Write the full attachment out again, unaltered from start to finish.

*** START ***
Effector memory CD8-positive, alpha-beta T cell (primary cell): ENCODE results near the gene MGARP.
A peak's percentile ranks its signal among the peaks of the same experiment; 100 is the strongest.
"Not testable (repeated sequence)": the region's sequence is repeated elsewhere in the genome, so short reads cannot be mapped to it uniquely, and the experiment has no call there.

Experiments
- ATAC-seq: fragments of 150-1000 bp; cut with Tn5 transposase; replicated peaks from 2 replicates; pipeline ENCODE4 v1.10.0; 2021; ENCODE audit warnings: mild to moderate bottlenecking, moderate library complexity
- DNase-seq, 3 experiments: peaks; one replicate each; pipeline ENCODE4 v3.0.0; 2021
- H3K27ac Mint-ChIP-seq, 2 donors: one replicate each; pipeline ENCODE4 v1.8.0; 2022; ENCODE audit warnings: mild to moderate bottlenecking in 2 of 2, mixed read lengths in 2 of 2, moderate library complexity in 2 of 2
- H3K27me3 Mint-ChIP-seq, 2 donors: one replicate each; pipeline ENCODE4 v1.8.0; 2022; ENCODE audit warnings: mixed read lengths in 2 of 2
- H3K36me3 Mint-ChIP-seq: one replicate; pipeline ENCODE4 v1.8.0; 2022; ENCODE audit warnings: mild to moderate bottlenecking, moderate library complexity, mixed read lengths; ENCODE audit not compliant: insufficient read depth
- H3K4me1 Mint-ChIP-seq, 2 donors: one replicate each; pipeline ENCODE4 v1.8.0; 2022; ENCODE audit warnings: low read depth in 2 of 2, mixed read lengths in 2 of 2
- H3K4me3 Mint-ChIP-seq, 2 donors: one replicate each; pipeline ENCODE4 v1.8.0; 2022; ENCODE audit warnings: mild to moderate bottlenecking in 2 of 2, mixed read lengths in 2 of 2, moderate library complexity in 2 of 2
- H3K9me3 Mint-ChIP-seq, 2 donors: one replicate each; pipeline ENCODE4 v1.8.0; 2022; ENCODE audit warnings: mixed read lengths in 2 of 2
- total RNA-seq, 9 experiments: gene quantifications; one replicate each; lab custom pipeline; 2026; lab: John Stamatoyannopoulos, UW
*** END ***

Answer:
Effector memory CD8-positive, alpha-beta T cell (primary cell): ENCODE results near the gene MGARP.
A peak's percentile ranks its signal among the peaks of the same experiment; 100 is the strongest.
"Not testable (repeated sequence)": the region's sequence is repeated elsewhere in the genome, so short reads cannot be mapped to it uniquely, and the experiment has no call there.

Experiments
- ATAC-seq: fragments of 150-1000 bp; cut with Tn5 transposase; replicated peaks from 2 replicates; pipeline ENCODE4 v1.10.0; 2021; ENCODE audit warnings: mild to moderate bottlenecking, moderate library complexity
- DNase-seq, 3 experiments: peaks; one replicate each; pipeline ENCODE4 v3.0.0; 2021
- H3K27ac Mint-ChIP-seq, 2 donors: one replicate each; pipeline ENCODE4 v1.8.0; 2022; ENCODE audit warnings: mild to moderate bottlenecking in 2 of 2, mixed read lengths in 2 of 2, moderate library complexity in 2 of 2
- H3K27me3 Mint-ChIP-seq, 2 donors: one replicate each; pipeline ENCODE4 v1.8.0; 2022; ENCODE audit warnings: mixed read lengths in 2 of 2
- H3K36me3 Mint-ChIP-seq: one replicate; pipeline ENCODE4 v1.8.0; 2022; ENCODE audit warnings: mild to moderate bottlenecking, moderate library complexity, mixed read lengths; ENCODE audit not compliant: insufficient read depth
- H3K4me1 Mint-ChIP-seq, 2 donors: one replicate each; pipeline ENCODE4 v1.8.0; 2022; ENCODE audit warnings: low read depth in 2 of 2, mixed read lengths in 2 of 2
- H3K4me3 Mint-ChIP-seq, 2 donors: one replicate each; pipeline ENCODE4 v1.8.0; 2022; ENCODE audit warnings: mild to moderate bottlenecking in 2 of 2, mixed read lengths in 2 of 2, moderate library complexity in 2 of 2
- H3K9me3 Mint-ChIP-seq, 2 donors: one replicate each; pipeline ENCODE4 v1.8.0; 2022; ENCODE audit warnings: mixed read lengths in 2 of 2
- total RNA-seq, 9 experiments: gene quantifications; one replicate each; lab custom pipeline; 2026; lab: John Stamatoyannopoulos, UW